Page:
While J. K. Rowling strays from the limited POV on a couple of occasions, she mostly uses the limited POV in her Harry Potter series.

“Harry kept to his room, with his new pet owl for company. He had decided to call her Hedwig, a name he had found in A History of Magic.”

Some authors will have the same POV character throughout the whole novel or series. Other authors choose to alternate POV characters so that the readers can see events they wouldn’t be able to if the author remained with one character.

I used the Third Person Limited Omniscient for my novella Wynter. I use my protagonist, Wynter, as the POV character in the first chapter, and I switch my POV character to my antagonist, Lucinda, in the next chapter. I continue alternating each chapter through the end of the book.

Many romance novels will also alliterate POVs so that the readers can get into the minds of both the hero and heroine.

If you use this POV, you have to make sure not to slip into another character’s mind in the middle of a scene. Only alternate POV characters at the start of a scene change or new chapter.

Which POV should you use?

1. Preference

Some authors choose their novel’s POV simply by preference. I prefer third person limited omniscient because that’s what I usually read, and I enjoy writing it.

If there is one POV you prefer over the other, try writing one of your scenes using that POV. If you don’t have a preference, try writing the same scene three times using the different POVs. Which version do you like best?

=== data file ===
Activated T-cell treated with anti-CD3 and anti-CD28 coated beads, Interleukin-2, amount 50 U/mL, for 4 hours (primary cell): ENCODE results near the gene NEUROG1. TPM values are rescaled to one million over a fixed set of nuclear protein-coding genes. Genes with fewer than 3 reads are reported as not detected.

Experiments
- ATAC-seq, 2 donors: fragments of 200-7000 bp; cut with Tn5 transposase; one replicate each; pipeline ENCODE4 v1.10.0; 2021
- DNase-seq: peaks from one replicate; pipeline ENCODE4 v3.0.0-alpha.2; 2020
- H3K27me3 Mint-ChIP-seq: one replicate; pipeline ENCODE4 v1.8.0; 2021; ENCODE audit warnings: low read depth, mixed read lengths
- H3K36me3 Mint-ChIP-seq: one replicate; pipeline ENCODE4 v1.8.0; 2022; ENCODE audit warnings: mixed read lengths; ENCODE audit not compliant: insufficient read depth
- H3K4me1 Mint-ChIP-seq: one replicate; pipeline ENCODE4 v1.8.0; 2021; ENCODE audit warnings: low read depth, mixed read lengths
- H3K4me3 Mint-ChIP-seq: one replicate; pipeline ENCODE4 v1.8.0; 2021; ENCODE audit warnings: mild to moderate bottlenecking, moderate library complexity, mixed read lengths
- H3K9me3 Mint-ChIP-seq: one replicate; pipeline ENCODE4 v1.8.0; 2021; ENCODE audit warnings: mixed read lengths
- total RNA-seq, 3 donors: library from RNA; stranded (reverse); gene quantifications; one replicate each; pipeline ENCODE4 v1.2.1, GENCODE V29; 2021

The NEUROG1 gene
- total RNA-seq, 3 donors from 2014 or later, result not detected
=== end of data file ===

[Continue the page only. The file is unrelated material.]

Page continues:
2. Genre

If you haven’t already, read a few popular books in the genre you are writing. What POV is the author using? Does the author stick with one POV character, or does the author alternate or use multiple POVs?

First person POV is common in dystopian novels and third person limited is common in fantasy and sci-fi. While you’re not restricted to the writing styles of your genre, it is important to know what those trends are and consider using them in your own writing. Readers often expect certain styles or plot points in their genre, and sometimes it helps to follow those expectations.

3. Limitations

More important than preference and genre is what will serve your story best. If you prefer first person POV but have to clue the readers in to information that your POV character doesn’t know, then you will have to try the omniscient POV or use alternating first person POVs.

Look at your plot and your potential POV characters. If you chose only to write from your protagonists POV, will you leave the reader in the dark about important plot points only the antagonist knows? Or will you confuse your readers if you write in omniscient POV and give them too much information?

Sometimes stories benefit from keeping information from the readers until the end, and other stories give the information up front to heighten the suspense for the reader.

Which POV do you use in your writing and why? I’d love to hear how you use your POV to add depth to your story, so share with us in the comments below.

Meagan Nicole